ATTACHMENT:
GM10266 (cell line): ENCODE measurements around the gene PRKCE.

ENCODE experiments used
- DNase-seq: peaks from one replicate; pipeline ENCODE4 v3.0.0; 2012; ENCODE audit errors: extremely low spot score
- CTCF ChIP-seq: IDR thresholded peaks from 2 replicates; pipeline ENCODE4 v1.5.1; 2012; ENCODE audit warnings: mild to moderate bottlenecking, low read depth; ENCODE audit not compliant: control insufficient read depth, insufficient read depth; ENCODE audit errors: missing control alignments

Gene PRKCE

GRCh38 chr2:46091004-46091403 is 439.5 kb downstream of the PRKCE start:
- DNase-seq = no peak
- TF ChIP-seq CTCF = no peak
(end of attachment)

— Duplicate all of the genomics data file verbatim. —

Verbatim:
GM10266 (cell line): ENCODE measurements around the gene PRKCE.

ENCODE experiments used
- DNase-seq: peaks from one replicate; pipeline ENCODE4 v3.0.0; 2012; ENCODE audit errors: extremely low spot score
- CTCF ChIP-seq: IDR thresholded peaks from 2 replicates; pipeline ENCODE4 v1.5.1; 2012; ENCODE audit warnings: mild to moderate bottlenecking, low read depth; ENCODE audit not compliant: control insufficient read depth, insufficient read depth; ENCODE audit errors: missing control alignments

Gene PRKCE

GRCh38 chr2:46091004-46091403 is 439.5 kb downstream of the PRKCE start:
- DNase-seq = no peak
- TF ChIP-seq CTCF = no peak